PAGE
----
Her estranged husband and mother both die during her imprisonment.It is telling that, of her two most serious crimes-allegedly passing a letter to a foreign diplomat and actively attempting to leave the Soviet Union-the latter was considered more treasonous. Lina is freed in 1956 and leaves the Soviet Union in 1974, largely putting the experience behind her over the next fifteen years.
Their marriage is ill-fated, their move to Russia disastrous, but even before that he was remote, arrogant, disdainful of commitment.
"His lack of basic human feeling could be shocking." As a lover he was rude and unfaithful, and enjoyed emotional chess as much as he did the more conventional kind.
But she is reluctant to tell her story and, in her dying moments, believes the hospital staff to be "guards and wardens in disguise." By this measure, "she never escaped the Soviet Union." Simon Morrison has written a painful, if sometimes incomplete tribute.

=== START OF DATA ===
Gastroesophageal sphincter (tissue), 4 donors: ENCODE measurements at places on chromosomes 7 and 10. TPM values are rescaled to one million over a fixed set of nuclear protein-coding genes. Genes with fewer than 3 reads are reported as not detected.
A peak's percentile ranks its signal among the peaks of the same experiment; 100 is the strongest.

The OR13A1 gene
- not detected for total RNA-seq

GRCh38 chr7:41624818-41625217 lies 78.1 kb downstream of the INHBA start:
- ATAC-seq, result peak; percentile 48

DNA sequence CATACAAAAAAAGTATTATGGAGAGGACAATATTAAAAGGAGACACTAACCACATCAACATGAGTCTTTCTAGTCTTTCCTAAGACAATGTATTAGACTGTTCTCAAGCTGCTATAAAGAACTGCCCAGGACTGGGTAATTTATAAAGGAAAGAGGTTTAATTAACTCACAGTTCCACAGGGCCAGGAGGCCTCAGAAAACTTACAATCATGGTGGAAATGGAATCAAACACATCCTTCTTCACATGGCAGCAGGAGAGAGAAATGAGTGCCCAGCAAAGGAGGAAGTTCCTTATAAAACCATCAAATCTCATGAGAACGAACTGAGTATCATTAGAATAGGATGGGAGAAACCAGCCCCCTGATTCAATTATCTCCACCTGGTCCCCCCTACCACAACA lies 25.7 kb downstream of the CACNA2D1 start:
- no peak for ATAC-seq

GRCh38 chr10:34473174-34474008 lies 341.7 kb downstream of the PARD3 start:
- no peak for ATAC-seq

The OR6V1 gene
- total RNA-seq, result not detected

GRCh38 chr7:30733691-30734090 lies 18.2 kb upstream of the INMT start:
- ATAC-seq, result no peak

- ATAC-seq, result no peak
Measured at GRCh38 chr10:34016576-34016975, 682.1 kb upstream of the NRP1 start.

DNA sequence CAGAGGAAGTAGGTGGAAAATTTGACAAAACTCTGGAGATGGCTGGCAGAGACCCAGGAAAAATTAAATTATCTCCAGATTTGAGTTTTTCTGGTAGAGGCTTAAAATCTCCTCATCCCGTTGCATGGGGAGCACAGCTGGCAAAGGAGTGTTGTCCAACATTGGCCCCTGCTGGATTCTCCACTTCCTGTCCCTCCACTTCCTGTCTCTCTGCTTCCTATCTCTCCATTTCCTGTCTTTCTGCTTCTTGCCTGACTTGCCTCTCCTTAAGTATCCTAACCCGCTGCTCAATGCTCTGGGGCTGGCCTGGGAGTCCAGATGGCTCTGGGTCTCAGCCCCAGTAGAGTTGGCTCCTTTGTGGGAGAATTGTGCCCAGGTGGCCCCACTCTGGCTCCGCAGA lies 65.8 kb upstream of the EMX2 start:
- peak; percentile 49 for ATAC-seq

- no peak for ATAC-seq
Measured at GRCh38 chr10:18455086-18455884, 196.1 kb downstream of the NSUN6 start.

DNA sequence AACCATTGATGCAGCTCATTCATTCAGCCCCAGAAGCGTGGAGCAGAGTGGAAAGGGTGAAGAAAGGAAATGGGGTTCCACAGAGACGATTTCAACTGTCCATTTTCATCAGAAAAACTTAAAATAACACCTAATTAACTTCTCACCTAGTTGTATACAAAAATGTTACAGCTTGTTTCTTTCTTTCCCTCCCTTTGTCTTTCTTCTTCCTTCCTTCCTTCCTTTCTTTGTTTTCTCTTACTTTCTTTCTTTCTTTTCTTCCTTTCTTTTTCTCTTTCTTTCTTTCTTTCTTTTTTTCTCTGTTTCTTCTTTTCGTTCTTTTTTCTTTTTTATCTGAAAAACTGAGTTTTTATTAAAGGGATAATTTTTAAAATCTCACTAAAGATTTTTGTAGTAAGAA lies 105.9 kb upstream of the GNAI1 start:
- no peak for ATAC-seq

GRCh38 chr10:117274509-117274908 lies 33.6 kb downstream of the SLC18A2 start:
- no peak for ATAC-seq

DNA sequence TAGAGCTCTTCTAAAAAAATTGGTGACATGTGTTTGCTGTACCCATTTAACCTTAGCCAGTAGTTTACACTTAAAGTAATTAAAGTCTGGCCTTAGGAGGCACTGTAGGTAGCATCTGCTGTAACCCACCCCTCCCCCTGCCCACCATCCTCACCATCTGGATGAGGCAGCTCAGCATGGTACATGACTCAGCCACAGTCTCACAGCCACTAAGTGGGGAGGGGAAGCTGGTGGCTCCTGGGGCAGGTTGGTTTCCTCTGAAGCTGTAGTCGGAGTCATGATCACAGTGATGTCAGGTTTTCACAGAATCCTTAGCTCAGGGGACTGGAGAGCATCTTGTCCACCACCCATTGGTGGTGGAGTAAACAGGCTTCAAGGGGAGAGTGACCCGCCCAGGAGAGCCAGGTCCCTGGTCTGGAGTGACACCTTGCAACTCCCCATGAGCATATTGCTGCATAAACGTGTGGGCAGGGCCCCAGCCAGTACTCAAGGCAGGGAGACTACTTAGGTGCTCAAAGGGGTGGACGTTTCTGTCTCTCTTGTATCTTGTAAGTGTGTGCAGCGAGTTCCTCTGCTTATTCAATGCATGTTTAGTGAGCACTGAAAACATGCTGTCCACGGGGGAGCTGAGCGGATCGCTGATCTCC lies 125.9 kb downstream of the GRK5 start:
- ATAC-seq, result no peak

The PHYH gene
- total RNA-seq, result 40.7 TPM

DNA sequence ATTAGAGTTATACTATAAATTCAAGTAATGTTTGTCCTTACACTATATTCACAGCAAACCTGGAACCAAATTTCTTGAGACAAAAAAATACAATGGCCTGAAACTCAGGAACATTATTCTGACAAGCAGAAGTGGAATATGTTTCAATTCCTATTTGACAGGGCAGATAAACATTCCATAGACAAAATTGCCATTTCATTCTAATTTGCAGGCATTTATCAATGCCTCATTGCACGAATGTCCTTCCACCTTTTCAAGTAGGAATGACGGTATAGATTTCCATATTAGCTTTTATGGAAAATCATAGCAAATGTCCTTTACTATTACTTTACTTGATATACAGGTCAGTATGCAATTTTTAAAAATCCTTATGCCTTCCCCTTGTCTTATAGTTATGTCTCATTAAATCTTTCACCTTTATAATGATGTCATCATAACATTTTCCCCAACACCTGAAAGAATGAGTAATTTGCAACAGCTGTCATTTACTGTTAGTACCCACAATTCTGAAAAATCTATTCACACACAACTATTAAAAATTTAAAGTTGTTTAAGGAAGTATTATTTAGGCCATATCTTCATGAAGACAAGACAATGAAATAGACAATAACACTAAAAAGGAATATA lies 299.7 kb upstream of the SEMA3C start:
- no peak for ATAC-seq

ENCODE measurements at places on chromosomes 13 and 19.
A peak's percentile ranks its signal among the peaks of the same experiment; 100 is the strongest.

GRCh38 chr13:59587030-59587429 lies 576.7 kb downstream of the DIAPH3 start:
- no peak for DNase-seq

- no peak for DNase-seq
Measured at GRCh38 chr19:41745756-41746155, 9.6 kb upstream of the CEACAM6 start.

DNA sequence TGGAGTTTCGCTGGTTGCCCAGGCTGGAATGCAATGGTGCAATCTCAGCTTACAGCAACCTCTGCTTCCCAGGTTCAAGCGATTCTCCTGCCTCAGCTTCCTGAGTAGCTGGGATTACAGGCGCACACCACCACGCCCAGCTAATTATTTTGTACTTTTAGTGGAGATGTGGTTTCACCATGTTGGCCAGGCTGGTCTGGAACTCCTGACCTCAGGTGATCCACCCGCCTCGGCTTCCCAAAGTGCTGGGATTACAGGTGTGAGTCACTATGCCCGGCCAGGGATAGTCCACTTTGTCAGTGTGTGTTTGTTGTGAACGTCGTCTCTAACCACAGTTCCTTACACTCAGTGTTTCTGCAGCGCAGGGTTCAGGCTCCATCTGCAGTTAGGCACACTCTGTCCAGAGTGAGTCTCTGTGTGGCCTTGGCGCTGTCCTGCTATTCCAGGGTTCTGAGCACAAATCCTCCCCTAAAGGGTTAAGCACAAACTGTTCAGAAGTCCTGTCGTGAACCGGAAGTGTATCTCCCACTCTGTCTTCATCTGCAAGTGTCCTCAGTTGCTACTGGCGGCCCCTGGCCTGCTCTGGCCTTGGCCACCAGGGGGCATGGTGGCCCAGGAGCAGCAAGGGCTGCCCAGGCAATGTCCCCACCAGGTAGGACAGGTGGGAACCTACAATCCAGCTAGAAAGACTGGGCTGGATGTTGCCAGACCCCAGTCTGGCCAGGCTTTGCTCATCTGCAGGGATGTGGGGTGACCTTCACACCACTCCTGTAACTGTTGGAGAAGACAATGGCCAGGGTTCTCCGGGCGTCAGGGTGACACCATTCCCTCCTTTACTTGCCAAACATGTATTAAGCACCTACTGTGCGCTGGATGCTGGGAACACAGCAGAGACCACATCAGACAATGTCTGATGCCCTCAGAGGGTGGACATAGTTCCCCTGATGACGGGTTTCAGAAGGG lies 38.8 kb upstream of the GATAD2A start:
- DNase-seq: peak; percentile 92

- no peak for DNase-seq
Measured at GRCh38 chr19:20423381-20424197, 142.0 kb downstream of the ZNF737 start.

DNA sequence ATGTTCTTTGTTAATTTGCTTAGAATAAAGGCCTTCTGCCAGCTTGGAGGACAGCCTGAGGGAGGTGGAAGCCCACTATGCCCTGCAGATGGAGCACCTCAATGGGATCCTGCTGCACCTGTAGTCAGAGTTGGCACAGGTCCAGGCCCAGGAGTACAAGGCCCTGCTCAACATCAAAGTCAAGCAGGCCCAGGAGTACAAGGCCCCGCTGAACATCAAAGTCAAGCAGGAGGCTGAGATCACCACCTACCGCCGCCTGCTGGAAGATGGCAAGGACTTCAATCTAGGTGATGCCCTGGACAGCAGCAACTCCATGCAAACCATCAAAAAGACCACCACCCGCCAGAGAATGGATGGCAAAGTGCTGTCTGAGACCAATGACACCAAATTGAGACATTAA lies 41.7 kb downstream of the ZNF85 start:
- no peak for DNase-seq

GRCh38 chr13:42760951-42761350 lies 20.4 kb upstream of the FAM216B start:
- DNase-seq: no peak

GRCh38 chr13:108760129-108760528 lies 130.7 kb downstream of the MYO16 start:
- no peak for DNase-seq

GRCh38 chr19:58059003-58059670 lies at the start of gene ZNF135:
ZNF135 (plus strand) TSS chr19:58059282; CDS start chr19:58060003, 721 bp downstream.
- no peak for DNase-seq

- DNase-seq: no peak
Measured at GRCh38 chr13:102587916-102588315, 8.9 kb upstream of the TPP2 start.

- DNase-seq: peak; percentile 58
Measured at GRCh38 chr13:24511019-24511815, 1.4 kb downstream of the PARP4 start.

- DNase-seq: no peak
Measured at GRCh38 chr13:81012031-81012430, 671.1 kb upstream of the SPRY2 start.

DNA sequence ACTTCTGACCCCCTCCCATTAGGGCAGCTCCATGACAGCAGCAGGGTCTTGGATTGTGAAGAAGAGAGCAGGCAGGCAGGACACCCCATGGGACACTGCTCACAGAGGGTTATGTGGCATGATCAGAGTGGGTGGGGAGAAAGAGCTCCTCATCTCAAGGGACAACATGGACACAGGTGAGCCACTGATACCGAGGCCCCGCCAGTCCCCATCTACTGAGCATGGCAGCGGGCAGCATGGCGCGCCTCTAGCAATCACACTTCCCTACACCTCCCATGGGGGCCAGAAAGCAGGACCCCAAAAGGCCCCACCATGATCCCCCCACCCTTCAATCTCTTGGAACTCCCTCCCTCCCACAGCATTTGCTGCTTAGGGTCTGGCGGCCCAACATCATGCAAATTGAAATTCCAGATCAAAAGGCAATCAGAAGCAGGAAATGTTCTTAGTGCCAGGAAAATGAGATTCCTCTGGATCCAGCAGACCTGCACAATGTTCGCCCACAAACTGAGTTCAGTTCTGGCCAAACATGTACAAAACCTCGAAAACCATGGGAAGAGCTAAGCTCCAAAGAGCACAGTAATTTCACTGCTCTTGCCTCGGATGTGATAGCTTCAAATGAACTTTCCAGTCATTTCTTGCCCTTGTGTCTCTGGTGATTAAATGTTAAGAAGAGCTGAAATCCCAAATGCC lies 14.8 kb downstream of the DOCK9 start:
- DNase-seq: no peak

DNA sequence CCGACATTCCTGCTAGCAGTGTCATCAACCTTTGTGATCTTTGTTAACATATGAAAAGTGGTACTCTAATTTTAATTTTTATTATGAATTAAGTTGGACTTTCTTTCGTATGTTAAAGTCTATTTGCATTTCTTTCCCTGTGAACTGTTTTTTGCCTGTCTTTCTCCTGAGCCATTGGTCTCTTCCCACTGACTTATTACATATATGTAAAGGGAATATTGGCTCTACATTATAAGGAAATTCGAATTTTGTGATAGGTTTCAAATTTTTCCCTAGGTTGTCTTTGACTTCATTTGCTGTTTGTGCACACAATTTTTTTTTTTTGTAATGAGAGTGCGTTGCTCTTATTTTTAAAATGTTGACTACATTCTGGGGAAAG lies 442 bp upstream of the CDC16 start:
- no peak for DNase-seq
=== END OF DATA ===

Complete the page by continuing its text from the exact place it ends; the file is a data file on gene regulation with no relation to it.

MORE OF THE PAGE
Morrison lucidly chronicles Lina's struggle to maintain a life with Prokofiev and, later, simply maintain a life.
Not in the least ofcourse because the love and wars of Lina and Serge Prokofiev serve as exciting, heavy weight material.
By looking at Sergei Prokofiev's relationship to the Spanish-Russian born Lina, we get a sharp look into the life and production of the well known composer.
This is not the definitive book on the Soviet gulag (Anne Applebaum's account goes into far more detail), because as mentioned, the state's silence and Lina's own reluctance to speak of her eight lost years necessarily leave huge potholes in Morrison's narrative.
By all means there are some heartbreaking passages to be had: Lina is feverish on the day she is processed, but nevertheless forced into a cold shower with anti-lice shampoo.
Morrison recounts an instance of an operator disconnecting a call and then stating flatly: "You were perfectly audible, I just decided to cut you off.") The Joseph Stalin of Lina and Serge is both amateur clerk and veteran enforcer. The wartime bread lines return, and the dazzling, exotic Lina is reduced to single motherhood and ration cards.